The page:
by Tetyana Lokot, Global Voices, The Netherlands - Protests in Ukraine, which started on November 21, 2013, when President Victor Yanukovych and his government reneged on promises to sign an association agreement with the European Union, are the most populous since the 2004 Orange Revolution. New media and social networks have played a key role in both the initiation and development of the Euromaidan protests, as they are known.
But as the movement has escalated, it has become harder to follow solely on the Internet.
by Amy Goodman, Democracy Now, USA - At the recent International Women’s Earth and Climate Initiative Summit, Jane Goodall and Vandana Shiva discuss their decades of work devoted to protecting nature and saving future generations from the dangers of climate change. A renowned primatologist, Goodall is best known for her groundbreaking work with chimpanzees and baboons. An environmental leader, feminist and thinker, Shiva is the author of many books, including "Making Peace with the Earth: Beyond Resource, Land and Food Wars" and "Earth Democracy: Justice, Sustainability, and Peace."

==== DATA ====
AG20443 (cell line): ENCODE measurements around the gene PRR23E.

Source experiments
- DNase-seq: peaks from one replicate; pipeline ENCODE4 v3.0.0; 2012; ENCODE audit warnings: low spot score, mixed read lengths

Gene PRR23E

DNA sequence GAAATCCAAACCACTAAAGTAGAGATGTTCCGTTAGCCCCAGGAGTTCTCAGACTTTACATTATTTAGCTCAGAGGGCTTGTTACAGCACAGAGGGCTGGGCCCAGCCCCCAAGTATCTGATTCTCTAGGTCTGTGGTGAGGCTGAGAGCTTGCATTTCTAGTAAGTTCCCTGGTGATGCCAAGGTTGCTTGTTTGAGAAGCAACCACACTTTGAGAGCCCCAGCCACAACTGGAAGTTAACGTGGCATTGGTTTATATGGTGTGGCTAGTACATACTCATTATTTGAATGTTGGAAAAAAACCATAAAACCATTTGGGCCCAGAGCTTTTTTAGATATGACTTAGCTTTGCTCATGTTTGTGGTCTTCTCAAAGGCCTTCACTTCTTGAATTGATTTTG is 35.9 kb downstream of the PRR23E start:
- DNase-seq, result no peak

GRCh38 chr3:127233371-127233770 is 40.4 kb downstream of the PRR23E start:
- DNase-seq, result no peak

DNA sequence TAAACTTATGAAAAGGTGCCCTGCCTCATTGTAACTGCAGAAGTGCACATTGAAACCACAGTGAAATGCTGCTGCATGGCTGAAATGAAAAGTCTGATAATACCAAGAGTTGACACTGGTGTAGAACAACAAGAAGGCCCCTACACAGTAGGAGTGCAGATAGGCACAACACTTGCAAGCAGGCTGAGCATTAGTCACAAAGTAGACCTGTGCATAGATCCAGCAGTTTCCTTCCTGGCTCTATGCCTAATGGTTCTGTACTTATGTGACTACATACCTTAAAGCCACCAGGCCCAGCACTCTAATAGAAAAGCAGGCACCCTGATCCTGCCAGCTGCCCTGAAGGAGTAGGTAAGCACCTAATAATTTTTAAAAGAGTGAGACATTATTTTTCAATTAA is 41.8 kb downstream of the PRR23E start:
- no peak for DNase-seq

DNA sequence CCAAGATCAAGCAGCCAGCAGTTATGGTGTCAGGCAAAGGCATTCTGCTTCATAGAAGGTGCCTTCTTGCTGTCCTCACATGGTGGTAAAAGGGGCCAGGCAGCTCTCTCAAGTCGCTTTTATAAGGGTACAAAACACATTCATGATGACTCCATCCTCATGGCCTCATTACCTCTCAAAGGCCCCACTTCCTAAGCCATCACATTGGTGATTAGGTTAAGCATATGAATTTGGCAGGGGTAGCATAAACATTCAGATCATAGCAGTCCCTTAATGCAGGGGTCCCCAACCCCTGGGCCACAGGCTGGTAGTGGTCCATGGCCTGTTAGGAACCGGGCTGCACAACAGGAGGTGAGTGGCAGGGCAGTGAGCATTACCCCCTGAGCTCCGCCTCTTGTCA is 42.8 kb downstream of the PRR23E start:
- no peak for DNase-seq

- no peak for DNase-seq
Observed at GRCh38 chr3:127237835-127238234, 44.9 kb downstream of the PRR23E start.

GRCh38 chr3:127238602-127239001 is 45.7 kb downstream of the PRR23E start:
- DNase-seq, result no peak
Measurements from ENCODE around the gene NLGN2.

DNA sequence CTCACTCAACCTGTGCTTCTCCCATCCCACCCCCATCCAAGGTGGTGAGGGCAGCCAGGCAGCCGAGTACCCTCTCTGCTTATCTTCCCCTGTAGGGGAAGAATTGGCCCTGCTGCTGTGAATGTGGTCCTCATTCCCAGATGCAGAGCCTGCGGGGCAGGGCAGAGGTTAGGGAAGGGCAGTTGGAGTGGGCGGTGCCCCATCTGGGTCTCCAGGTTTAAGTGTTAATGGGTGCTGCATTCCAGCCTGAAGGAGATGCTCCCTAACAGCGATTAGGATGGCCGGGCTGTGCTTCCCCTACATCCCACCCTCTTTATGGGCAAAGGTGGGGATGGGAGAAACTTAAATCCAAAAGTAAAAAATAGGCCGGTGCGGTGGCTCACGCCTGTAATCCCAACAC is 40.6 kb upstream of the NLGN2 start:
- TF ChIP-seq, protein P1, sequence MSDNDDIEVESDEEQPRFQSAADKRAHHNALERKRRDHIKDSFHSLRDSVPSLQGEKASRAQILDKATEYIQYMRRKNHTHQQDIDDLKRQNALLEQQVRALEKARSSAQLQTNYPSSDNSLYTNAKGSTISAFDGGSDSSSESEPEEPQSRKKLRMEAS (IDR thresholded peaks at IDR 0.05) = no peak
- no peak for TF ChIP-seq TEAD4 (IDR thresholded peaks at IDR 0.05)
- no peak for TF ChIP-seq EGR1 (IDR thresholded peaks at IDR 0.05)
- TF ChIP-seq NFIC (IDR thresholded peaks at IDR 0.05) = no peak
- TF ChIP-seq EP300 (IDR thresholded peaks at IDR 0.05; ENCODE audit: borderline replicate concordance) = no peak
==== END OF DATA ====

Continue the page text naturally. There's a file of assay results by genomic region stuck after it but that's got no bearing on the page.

by Ida Irene Bergstrøm, Kilden, Norway - The way in which women are represented in the media is getting worse every day, according to professor of Communication and Media Studies Liesbet van Zoonen. However, the representation of the Norwegian female politicians Siv Jensen and Erna Solberg, may be the exception from the general rule.
"When I began my research on the representation of women and female politicians in the media in the eighties, people kept telling me that "it will take time, but it will get better". I believe that I have good reason to say that it hasn't. It has become worse," says Liesbet van Zoonen.
by Sophie Yeo, Countercurrents, India - Christmas is coming and the goose is getting fat. But not fat enough. By 2050, the world will need 70% more food in order to feed a projected population of 9.6 billion.